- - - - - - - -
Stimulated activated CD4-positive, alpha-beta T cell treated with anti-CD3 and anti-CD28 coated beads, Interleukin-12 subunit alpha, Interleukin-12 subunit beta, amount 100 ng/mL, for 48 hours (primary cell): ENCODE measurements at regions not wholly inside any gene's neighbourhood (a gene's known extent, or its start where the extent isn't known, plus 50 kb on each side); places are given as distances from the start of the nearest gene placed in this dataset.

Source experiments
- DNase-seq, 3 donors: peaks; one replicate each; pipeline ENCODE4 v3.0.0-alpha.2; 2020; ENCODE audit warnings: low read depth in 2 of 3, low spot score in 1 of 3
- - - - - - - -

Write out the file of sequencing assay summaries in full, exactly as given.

Stimulated activated CD4-positive, alpha-beta T cell treated with anti-CD3 and anti-CD28 coated beads, Interleukin-12 subunit alpha, Interleukin-12 subunit beta, amount 100 ng/mL, for 48 hours (primary cell): ENCODE measurements at regions not wholly inside any gene's neighbourhood (a gene's known extent, or its start where the extent isn't known, plus 50 kb on each side); places are given as distances from the start of the nearest gene placed in this dataset.

Source experiments
- DNase-seq, 3 donors: peaks; one replicate each; pipeline ENCODE4 v3.0.0-alpha.2; 2020; ENCODE audit warnings: low read depth in 2 of 3, low spot score in 1 of 3